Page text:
The list

My take on travel planning has always been impulsive, so I was intrigued to learn about a friend’s more methodical approach. This friend prefers not to leave a digital footprint, so her name is not included here. PL

 Please tell us about your list

As far back as I can remember, I have had what some people call a “bucket list.” It comes from my childhood, when my parents impressed upon us that we shouldn’t take life for granted and then regret missed opportunities. Embracing the next travel opportunity, both near and far, was a common topic of conversation and, arguably, the glue that connects us as a family. Some travel adventure stories make for great dinner conversation, like my father recounting his unorthodox journey to find the Hanging Gardens of Babylon or my sibling’s first trek to Machu Picchu. While other stories, often the most meaningful experiences in my view, are best shared only with those we love. I remember what the sun felt like while exploring the Cinque Terre or how the air smelled like citrus in Capri, which doesn’t exactly make for tantalizing dinner conversation, but these are some of my favourite memories nonetheless. Continue reading “The list”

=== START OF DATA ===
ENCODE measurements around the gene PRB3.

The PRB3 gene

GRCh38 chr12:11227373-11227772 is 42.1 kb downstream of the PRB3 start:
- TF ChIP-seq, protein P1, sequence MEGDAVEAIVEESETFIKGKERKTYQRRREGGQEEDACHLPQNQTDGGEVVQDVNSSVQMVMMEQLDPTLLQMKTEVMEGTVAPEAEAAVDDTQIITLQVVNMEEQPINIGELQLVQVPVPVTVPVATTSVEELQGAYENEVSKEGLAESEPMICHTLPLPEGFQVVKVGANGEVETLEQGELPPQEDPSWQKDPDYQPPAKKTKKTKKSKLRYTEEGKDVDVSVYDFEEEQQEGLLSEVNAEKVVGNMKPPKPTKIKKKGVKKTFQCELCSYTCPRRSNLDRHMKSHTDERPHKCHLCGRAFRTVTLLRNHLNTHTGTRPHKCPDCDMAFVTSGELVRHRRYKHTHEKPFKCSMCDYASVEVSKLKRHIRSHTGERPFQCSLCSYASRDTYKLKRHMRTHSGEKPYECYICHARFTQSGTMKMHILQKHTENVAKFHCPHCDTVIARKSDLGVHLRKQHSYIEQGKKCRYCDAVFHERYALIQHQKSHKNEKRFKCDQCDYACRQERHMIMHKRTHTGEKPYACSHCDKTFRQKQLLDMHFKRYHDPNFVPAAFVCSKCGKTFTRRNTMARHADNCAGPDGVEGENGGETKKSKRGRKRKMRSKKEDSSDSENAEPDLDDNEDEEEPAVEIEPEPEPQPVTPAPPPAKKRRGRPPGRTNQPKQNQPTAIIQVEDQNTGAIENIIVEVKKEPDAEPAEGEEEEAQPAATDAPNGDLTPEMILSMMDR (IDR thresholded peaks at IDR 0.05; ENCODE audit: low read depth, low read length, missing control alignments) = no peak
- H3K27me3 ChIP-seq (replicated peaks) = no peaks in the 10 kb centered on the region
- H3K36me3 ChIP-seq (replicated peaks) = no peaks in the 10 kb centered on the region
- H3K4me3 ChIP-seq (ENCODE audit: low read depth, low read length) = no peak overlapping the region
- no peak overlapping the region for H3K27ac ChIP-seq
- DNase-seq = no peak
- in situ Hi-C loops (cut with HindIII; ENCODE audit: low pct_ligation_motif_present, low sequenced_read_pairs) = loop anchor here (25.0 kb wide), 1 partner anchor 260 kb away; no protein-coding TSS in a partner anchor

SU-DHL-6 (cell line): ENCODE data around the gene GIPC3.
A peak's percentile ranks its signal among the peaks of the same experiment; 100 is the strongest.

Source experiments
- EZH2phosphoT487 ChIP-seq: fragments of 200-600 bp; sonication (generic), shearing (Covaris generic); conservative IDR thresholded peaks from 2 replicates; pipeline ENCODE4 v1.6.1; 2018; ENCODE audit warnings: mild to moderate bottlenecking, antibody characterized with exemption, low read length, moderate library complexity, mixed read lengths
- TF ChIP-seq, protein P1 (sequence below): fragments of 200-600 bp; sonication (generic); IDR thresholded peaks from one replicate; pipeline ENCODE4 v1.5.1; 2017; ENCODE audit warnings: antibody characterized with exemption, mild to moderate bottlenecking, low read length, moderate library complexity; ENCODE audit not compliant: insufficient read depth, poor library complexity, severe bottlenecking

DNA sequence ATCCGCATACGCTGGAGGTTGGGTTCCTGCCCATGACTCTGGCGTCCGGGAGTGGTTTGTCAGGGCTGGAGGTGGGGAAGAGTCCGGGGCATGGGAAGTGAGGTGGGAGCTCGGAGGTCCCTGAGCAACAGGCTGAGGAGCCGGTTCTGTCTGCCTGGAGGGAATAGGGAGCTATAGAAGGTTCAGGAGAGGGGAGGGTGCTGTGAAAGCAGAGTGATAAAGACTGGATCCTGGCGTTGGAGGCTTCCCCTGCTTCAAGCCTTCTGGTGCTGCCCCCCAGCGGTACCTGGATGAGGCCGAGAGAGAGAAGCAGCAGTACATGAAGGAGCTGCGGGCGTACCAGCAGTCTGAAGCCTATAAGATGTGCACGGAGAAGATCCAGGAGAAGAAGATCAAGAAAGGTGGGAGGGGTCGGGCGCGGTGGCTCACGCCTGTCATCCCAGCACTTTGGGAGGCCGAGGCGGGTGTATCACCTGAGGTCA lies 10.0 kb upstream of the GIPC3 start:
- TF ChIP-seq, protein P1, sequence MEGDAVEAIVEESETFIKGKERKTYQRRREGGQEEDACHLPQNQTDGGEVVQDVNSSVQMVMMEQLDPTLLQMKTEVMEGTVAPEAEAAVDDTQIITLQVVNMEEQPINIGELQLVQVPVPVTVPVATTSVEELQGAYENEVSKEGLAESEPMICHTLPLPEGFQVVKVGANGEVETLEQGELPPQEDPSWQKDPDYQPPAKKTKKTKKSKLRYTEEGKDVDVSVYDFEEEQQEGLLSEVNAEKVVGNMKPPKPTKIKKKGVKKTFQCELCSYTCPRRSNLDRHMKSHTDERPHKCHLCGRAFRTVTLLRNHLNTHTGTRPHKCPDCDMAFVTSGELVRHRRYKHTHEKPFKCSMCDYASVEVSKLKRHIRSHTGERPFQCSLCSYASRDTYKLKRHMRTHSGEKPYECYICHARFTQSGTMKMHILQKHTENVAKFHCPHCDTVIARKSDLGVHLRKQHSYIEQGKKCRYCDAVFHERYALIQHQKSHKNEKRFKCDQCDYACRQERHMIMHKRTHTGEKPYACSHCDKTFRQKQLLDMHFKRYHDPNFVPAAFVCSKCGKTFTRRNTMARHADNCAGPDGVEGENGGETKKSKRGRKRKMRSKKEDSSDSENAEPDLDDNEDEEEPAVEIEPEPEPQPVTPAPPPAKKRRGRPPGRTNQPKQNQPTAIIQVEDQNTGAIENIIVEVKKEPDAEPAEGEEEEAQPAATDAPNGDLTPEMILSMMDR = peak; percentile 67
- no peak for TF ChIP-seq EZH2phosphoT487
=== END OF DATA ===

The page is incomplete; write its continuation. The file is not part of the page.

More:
My Little Free Library

by Marnie Wellar

A few years ago in Montreal, I saw a charming little wooden cupboard set up on a post outside a coffee shop. A notice on the little door offered free books, and the cabinet had a variety of books inside. What a beautiful idea, full of goodness! I decided I would make one someday.

Last year I was deep into a major DIY project: a minimal-waste, salvaged-materials sustainable kitchen renovation. It’s a rewarding approach, but also painstaking and protracted. Taking a week off to make a Little Free Library would be the perfect side project, one I could enjoy accomplishing quickly. Continue reading “My Little Free Library”